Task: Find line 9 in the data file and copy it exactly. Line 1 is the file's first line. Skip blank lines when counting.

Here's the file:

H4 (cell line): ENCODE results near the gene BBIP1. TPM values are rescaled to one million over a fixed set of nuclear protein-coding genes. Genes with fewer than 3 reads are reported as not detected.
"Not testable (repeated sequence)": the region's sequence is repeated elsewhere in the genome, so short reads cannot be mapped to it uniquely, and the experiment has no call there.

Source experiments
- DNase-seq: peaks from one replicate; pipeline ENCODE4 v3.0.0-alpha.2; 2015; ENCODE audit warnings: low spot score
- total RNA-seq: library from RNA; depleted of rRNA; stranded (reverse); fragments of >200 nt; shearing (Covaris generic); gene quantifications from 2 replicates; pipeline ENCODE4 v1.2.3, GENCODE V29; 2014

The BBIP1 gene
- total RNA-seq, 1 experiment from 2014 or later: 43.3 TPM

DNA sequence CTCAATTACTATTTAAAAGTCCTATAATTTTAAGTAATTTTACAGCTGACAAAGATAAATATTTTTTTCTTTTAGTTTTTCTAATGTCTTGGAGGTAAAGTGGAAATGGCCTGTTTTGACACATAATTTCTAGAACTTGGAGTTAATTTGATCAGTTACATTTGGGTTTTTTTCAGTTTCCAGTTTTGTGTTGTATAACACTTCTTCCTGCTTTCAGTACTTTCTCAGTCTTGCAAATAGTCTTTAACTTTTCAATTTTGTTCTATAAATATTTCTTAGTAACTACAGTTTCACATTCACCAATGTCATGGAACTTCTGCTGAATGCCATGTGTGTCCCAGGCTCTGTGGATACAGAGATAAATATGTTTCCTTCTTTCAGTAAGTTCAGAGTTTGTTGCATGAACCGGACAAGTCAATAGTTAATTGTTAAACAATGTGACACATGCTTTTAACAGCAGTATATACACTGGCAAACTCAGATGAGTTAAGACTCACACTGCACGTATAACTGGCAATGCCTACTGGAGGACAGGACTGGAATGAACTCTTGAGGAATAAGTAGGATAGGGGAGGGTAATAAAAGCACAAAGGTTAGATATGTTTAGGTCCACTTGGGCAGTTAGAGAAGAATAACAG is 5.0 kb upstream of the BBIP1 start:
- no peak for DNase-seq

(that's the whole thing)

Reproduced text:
- no peak for DNase-seq